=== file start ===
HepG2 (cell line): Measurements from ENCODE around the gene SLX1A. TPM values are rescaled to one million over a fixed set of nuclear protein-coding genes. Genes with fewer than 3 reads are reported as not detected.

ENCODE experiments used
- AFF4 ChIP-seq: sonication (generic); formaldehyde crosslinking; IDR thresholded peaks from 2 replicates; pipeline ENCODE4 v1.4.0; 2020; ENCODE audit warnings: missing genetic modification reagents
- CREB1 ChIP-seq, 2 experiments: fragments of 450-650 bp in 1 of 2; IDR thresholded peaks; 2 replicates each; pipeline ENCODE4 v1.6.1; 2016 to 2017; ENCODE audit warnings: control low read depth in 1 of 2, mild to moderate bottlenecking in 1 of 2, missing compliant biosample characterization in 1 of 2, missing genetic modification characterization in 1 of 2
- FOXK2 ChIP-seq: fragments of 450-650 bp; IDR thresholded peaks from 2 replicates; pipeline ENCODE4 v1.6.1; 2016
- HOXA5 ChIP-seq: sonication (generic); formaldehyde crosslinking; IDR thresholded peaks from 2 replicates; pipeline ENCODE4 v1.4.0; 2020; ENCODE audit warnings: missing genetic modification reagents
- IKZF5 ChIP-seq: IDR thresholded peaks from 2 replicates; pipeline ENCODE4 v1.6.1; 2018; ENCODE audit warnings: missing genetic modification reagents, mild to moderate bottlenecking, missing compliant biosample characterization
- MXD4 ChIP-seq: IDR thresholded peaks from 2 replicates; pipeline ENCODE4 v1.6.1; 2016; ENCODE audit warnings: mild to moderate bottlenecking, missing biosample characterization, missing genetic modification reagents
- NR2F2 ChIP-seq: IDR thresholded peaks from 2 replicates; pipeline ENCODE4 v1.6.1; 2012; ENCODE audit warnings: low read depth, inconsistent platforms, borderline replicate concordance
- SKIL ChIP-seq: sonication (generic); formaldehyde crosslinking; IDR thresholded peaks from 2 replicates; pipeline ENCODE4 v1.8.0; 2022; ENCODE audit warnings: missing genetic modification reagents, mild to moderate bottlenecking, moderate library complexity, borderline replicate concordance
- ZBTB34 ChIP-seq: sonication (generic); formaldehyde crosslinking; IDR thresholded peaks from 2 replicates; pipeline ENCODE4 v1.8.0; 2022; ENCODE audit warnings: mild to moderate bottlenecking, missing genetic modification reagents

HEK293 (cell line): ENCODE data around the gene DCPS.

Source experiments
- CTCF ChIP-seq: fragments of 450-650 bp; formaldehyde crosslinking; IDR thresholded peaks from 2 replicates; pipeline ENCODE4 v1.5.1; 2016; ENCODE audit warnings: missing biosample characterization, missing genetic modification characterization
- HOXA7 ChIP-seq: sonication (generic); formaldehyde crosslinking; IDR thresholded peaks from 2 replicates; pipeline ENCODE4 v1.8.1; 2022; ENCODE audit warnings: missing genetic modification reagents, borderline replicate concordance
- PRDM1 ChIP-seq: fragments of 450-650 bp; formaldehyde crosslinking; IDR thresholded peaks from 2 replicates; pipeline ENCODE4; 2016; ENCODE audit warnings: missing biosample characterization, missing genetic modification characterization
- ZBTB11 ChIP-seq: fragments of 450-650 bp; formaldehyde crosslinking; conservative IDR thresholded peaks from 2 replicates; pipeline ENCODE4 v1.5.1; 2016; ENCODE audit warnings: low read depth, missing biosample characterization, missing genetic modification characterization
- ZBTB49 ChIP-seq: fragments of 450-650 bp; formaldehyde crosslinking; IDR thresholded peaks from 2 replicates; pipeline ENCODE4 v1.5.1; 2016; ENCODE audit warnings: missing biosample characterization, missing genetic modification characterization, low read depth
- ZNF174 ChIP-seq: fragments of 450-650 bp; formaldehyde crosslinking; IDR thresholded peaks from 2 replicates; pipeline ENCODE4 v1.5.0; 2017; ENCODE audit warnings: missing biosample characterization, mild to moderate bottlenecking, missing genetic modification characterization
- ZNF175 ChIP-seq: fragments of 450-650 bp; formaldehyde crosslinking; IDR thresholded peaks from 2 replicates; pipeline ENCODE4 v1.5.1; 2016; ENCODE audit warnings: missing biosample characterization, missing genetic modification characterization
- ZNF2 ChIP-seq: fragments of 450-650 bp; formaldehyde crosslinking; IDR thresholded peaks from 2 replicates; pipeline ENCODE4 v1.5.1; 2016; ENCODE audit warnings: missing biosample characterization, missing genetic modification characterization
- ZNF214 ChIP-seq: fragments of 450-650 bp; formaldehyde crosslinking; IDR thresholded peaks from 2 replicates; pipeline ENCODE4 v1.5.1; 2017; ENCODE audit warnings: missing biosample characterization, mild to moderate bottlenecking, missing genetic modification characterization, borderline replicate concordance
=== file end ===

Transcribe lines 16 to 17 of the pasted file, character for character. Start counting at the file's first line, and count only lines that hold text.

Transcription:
- PRDM1 ChIP-seq: fragments of 450-650 bp; formaldehyde crosslinking; IDR thresholded peaks from 2 replicates; pipeline ENCODE4; 2016; ENCODE audit warnings: missing biosample characterization, missing genetic modification characterization
- ZBTB11 ChIP-seq: fragments of 450-650 bp; formaldehyde crosslinking; conservative IDR thresholded peaks from 2 replicates; pipeline ENCODE4 v1.5.1; 2016; ENCODE audit warnings: low read depth, missing biosample characterization, missing genetic modification characterization